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Almeder v. Town of Kennebunkport

Supreme Judicial Court of Maine

December 9, 2014


As Corrected January 22, 2015.

Page 1116


Leigh I. Saufley, J.[*]

Two motions for reconsideration are pending before us regarding the public's use of Goose Rocks Beach in the Town of Kennebunkport.[1] See M.R. App. P. 14(b). The Town and the State of Maine have each moved for reconsideration of our decision in Almeder v. Town of Kennebunkport, 2014 ME 12, issued on February 4, 2014. The plaintiffs oppose the motions, and we held oral argument on the motions.

By this order, we DENY the State's motion for reconsideration of our decision regarding the public trust doctrine, and we DENY in part and GRANT in part the Town's motion seeking reconsideration of the public trust issue and a remand for the trial court to complete a parcel-by-parcel factual analysis of the Town's public prescriptive easement claim. We simultaneously reissue the opinion as amended.

Goose Rocks Beach has been the subject of significant litigation and substantial public attention since at least 2009, when a number of Beachfront Owners of land on the ocean at Goose Rocks Beach filed a complaint against the Town of Kennebunkport and others in order to clarify their private ownership rights to the sand, both

Page 1117

wet and dry, in front of their homes. Because it appears that some confusion exists regarding the genesis of this case and the outcome in Eaton v. Town of Wells, 2000 ME 176, 760 A.2d 232, we provide additional background to give a more comprehensive perspective on the matter. The evidence in the record reflects the following recent history of the lots at issue.

Of the 110 parcels of property comprising the oceanfront at Goose Rocks Beach, the Town or the Kennebunkport Conservation Trust owns 9, and the remaining lots are owned by approximately 85 private individuals or entities. In this way, contrary to the urgings of the Town, the ownership of Goose Rocks Beach is decidedly different than the ownership of the oceanfront property at issue in Eaton. In Eaton, the beachfront land in dispute was owned by a single family that had assumed that the Town owned the sandy beach in front of its oceanfront property. Id. ΒΆΒΆ 8-9, 34, 39.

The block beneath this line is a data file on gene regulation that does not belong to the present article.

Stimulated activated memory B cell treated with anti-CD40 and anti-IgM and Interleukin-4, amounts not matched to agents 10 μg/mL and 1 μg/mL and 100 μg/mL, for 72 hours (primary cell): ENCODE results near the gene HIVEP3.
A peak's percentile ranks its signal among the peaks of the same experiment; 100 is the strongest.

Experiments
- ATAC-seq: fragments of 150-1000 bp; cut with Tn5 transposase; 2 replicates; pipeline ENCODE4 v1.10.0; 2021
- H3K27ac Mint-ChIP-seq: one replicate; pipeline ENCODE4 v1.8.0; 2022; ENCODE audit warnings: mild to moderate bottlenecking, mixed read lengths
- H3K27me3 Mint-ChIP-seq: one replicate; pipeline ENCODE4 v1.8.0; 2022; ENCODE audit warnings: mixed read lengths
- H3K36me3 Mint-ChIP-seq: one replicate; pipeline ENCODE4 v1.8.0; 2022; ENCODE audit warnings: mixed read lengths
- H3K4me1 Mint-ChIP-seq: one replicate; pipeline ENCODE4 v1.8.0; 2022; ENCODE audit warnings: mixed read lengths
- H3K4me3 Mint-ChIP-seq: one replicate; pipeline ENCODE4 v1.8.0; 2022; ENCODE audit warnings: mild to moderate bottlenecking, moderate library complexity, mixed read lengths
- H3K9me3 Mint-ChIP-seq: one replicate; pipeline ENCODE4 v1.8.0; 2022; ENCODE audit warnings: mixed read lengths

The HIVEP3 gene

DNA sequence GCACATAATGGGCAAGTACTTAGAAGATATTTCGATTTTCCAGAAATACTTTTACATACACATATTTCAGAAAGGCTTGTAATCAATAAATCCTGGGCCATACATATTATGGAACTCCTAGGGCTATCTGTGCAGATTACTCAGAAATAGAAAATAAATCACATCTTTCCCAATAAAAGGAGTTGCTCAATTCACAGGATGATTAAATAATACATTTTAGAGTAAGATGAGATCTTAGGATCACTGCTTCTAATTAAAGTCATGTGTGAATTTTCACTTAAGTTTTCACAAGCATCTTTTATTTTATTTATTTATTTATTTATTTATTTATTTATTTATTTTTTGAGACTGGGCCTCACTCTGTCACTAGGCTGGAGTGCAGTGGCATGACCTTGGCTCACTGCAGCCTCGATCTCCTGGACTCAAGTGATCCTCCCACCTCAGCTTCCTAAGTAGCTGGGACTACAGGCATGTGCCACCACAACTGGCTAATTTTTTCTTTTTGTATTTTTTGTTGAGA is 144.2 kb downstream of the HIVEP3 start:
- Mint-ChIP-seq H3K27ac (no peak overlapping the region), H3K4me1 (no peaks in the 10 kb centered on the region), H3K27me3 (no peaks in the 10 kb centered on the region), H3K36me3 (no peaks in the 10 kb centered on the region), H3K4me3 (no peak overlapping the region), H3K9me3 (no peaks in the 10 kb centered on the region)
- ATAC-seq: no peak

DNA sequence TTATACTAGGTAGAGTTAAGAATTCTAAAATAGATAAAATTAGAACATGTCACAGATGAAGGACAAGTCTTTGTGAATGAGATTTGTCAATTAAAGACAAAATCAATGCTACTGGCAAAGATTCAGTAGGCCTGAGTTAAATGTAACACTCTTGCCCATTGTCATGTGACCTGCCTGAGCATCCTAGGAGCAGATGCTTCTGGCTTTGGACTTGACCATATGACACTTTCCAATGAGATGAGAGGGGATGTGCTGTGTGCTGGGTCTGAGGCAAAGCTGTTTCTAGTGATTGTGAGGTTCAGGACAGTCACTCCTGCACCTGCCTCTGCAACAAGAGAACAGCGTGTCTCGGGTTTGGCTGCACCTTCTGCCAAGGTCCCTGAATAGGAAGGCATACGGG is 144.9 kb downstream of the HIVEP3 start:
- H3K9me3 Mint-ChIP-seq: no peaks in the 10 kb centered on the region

Except for the publicly owned portions of the Beach, until the mid-2000s, the Town regularly acknowledged the private ownership of the sandy portions of the Beach, subject only to the public trust interests in the intertidal zone. Recognizing that ownership, in the mid-1970s, the Town undertook an effort to have the beachfront owners at the time donate their Beach property to the Town's Conservation Trust. That effort was only marginally successful. Thereafter, the Town selectmen assured the owners that " [t]here was, and is, no threat on the part of any selectmen to force anyone into donating their land," nor any attempt to take the Beach from private owners by means of eminent domain. During that same time frame, as a result of a dispute regarding a private beachfront owner's use of the Beach in front of her own home to allow her dog to run, the Town recognized that, in that instance, the land in question was privately owned down to the low water mark and that the Town's dog ordinance, applicable on public land, did not apply to that privately owned section of Beach. Then, in 1979, the Town completed a public access inventory in which it noted that Goose Rocks Beach was " partly" owned by the Town. (Emphasis added.)

This same treatment of the Beach as partially public and partially private prevailed over the next few decades. The police and other Town officials reminded members of the public that they must " respect the rights of Private Property Owners" and that some portion of the Beach is considered " the 'private' end of the beach," and admonished members of the public to obtain permission from the property owners on whose portion of the Beach the members of the public wished to take such actions as starting fires. Even as late as 2009, the Town's comprehensive plan stated that " [m]ost of Goose Rocks Beach is privately owned; the public portion of the beach is very popular."

In 2005, when one of the Beachfront Owners complained about an individual's use of the Beach in front of her property for purposes beyond mere general recreation, the Town's attorney advised the Town that it might be possible to establish a public prescriptive easement claim to all sandy portions of the Beach.

Against this backdrop, the Beachfront Owners filed their suit in 2009 seeking clarification of their ownership rights given the Town's recent advancement of the view that the Beach was public. As the litigation progressed, the Town negotiated an agreement with approximately two-thirds of the owners of beachfront property to obtain a public easement across the dry and wet sand in front of the owners' parcels. Those agreements, signed in summer 2012, allow members of the public to continue to engage in ordinary recreational

Page 1118

activities on the Beach. The remaining third--the Beachfront Owners who are defending this appeal--declined the Town's terms, as they are entitled to do. Those remaining Beachfront Owners indicated that, although they would continue to allow general public recreation by permission on the Beach, they would not agree to cede any property rights to the Town.

We now address the specifics of the two pending motions ...

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